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Showing posts from March, 2010

In Memoriam: Charlie Gillett

Charlie Gillett, a great musicologist, DJ and evangelist for grown-up popular music has died at the age of 68 of a rare auto-immune disorder. I knew Charlie briefly in the early 1970s when we both wrote for Bob Houston's short-lived but excellent music magazine Cream - we shared a taste for obscure rockabilly, free jazz and US soul music of the "golden age" (before the accursed Philly Sound).  His book on rhythm and blues, The Sound of The City is still the definitive explanation of the roots of the post-war revolution in popular music. 
But Charlie meant more still to me for his radio show "Honky Tonk" which ran every Sunday from 1972 through 1978 on  BBC Radio London. I looked forward to that show throughout the week, and the sheer quality and originality of his choices helped to keep me sane during the depressing and disillusioned days of the early '70s. I first heard Elvis Costello and Ian Dury thanks to Charlie, whose role as a pre-punk prophet has yet …

Photo Shopping

By chance I caught a BBC Radio 4 programme that I'd never heard of called "You and Yours" yesterday (listen here) and it covered the most extraordinary story. The seaside town of Whitley Bay, Northumbria, has a blighted town-centre typical of the area in which 49 shops are currently derelict. However an enterprising estate agent there had the brilliant idea of pasting a life-sized photograph of a luxury delicatessen over one of the shop windows, and it's been so well received that others will soon follow. People say it makes the place less depressing, and it may even slow the crumbling of property prices.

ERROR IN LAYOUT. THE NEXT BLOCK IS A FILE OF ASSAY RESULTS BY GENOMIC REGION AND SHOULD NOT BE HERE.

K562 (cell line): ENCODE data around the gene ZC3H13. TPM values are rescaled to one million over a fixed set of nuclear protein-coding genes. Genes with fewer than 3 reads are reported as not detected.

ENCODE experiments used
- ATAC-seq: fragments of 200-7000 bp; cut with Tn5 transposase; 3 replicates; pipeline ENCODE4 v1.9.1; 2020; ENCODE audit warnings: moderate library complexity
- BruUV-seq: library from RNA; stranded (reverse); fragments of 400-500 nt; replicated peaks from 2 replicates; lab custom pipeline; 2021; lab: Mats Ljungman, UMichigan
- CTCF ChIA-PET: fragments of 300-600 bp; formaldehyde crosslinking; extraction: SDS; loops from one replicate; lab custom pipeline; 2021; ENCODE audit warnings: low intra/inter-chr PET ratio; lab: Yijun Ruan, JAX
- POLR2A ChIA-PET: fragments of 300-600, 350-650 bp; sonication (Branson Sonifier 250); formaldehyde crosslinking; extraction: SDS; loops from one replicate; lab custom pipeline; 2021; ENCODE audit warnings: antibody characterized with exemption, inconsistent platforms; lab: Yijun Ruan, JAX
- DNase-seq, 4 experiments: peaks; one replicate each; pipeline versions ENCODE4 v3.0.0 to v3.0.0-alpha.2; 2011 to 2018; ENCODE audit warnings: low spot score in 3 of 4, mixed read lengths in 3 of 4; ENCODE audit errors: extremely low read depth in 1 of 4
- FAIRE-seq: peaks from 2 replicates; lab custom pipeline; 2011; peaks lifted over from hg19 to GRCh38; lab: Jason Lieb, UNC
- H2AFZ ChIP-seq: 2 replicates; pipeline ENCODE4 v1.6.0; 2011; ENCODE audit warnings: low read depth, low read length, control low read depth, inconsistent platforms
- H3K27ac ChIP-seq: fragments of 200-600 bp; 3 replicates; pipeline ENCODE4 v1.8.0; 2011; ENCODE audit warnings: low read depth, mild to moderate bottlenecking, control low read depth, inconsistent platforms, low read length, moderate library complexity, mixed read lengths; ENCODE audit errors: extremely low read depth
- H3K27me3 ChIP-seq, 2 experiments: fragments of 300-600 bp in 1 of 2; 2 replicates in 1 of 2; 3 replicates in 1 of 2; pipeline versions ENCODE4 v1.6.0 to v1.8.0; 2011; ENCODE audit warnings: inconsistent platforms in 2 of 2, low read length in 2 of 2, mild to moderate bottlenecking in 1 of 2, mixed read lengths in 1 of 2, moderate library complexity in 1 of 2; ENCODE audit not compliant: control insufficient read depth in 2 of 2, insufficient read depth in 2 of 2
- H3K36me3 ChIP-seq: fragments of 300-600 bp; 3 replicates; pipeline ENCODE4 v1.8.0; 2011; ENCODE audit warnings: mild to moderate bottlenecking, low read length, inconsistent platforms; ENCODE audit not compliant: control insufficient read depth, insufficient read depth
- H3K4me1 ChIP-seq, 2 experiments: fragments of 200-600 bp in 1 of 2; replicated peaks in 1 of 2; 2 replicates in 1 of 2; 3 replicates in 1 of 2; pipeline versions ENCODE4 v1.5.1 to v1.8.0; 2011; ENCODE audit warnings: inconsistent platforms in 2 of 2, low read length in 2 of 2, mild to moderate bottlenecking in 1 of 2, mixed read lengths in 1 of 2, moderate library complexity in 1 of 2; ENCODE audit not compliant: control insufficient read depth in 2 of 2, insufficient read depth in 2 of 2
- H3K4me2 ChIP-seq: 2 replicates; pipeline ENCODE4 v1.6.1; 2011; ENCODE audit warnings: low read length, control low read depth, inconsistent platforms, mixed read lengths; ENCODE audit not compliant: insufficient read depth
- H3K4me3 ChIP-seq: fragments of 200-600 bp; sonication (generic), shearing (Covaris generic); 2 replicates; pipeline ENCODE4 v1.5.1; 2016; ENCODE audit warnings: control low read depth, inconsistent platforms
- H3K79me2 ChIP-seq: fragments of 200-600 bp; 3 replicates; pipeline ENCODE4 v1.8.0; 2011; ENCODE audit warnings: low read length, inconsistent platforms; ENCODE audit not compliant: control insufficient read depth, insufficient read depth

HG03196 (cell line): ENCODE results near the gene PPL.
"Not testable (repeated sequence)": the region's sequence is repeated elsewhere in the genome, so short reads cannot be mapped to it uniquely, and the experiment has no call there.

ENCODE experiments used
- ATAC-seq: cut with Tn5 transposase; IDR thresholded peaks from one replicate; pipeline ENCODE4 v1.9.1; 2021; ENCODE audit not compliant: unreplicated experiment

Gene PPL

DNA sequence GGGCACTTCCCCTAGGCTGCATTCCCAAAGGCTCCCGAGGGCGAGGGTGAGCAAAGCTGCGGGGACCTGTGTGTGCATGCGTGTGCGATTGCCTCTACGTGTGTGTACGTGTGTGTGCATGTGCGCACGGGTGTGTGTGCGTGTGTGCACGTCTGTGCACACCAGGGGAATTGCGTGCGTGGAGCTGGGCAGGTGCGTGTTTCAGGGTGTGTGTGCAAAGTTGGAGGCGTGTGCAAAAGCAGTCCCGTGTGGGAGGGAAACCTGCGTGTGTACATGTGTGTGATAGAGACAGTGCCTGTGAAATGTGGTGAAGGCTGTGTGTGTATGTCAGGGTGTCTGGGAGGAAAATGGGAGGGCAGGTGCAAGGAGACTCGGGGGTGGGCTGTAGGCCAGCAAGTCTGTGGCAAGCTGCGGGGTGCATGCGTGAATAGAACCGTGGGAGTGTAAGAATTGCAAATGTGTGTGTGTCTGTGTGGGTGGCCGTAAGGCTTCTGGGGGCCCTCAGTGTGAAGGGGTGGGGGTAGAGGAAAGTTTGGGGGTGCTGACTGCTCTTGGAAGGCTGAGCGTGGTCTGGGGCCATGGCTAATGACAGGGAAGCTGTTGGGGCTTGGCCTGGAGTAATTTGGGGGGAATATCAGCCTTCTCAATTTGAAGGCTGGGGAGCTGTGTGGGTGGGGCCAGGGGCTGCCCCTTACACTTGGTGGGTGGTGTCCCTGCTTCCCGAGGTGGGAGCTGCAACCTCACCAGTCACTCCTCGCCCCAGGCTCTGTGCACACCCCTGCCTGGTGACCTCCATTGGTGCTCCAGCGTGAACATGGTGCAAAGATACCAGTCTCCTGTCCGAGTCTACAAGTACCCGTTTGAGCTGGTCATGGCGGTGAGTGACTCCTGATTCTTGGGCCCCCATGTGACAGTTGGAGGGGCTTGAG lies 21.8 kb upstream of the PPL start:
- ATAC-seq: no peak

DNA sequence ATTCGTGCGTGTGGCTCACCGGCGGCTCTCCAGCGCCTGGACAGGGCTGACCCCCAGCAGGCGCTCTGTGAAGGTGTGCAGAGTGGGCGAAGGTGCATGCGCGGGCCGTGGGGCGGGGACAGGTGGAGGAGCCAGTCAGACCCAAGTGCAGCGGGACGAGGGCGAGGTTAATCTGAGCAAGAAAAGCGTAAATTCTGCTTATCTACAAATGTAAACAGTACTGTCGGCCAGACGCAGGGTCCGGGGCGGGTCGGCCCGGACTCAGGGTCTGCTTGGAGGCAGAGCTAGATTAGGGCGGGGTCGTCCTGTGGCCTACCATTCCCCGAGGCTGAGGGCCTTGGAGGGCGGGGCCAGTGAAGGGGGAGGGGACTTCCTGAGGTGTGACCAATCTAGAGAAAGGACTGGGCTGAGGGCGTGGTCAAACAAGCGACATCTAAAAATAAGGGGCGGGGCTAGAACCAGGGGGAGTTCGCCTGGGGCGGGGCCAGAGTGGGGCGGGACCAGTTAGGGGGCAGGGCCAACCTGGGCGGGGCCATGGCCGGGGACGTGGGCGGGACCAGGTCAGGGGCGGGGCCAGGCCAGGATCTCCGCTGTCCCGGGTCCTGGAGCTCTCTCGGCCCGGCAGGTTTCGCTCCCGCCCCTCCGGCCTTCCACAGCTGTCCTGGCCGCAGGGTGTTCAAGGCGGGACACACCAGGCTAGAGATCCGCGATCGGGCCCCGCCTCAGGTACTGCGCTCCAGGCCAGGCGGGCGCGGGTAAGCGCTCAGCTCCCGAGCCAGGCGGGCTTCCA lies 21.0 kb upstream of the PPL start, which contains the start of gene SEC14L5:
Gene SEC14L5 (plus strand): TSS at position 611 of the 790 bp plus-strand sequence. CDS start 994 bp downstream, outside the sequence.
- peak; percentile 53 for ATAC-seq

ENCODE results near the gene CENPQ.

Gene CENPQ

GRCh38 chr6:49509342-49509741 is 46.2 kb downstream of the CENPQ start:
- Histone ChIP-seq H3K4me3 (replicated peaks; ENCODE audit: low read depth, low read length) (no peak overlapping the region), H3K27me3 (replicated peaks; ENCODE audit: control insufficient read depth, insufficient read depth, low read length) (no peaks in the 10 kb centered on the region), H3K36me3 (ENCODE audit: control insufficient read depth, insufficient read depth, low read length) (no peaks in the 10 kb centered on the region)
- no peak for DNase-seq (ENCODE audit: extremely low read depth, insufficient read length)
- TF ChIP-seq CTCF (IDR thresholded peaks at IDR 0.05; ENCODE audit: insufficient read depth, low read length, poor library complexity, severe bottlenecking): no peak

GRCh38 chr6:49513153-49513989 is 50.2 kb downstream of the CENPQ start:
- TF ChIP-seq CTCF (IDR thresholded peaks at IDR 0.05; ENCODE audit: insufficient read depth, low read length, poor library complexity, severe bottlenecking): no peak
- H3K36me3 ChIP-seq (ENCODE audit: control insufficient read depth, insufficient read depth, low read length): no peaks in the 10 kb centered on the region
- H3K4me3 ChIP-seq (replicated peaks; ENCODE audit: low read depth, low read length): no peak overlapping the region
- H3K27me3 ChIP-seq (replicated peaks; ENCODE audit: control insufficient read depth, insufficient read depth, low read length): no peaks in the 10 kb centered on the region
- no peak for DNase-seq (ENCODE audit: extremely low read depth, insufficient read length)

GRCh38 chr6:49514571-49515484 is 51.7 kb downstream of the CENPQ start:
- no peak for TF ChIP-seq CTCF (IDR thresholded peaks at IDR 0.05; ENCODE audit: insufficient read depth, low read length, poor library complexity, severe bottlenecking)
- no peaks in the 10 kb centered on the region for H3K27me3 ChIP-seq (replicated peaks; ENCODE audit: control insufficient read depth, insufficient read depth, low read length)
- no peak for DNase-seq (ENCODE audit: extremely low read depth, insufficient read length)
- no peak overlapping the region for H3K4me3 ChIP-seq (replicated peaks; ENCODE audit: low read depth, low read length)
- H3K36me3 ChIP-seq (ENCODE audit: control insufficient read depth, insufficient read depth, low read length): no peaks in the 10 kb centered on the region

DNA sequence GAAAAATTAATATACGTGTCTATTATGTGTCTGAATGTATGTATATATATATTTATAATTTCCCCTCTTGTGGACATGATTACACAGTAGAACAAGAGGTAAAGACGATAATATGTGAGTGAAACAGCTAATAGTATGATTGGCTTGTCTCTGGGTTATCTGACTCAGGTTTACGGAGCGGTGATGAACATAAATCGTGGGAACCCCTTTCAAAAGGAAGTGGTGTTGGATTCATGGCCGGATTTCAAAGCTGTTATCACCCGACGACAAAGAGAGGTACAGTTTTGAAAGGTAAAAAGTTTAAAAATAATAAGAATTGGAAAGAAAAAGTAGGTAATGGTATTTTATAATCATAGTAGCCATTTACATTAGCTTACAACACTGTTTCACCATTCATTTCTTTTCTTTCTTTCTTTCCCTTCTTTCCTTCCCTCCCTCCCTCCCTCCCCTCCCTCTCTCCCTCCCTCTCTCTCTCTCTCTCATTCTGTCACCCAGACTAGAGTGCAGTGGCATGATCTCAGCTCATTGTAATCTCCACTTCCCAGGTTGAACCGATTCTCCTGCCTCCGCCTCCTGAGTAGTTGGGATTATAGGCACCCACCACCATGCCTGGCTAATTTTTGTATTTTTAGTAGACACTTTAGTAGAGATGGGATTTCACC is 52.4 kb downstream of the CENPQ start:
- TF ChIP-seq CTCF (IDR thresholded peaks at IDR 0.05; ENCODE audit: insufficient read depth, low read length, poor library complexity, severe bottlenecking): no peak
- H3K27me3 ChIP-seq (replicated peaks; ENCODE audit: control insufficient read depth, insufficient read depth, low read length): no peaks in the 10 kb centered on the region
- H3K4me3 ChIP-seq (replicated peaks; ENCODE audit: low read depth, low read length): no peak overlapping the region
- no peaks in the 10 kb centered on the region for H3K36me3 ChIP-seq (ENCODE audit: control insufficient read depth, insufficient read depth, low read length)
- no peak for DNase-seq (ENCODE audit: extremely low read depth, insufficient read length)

You could hardly make this story up - the "Society of the Spectacle" reveals its actuality, and completely without embarassment. Perhaps we should carry on further down this road, pasting photographs of palaces and hospitals onto derelict warehouse, and all of us going around in smiling Johnny Depp masks. Modern digital photo technologies should keep such …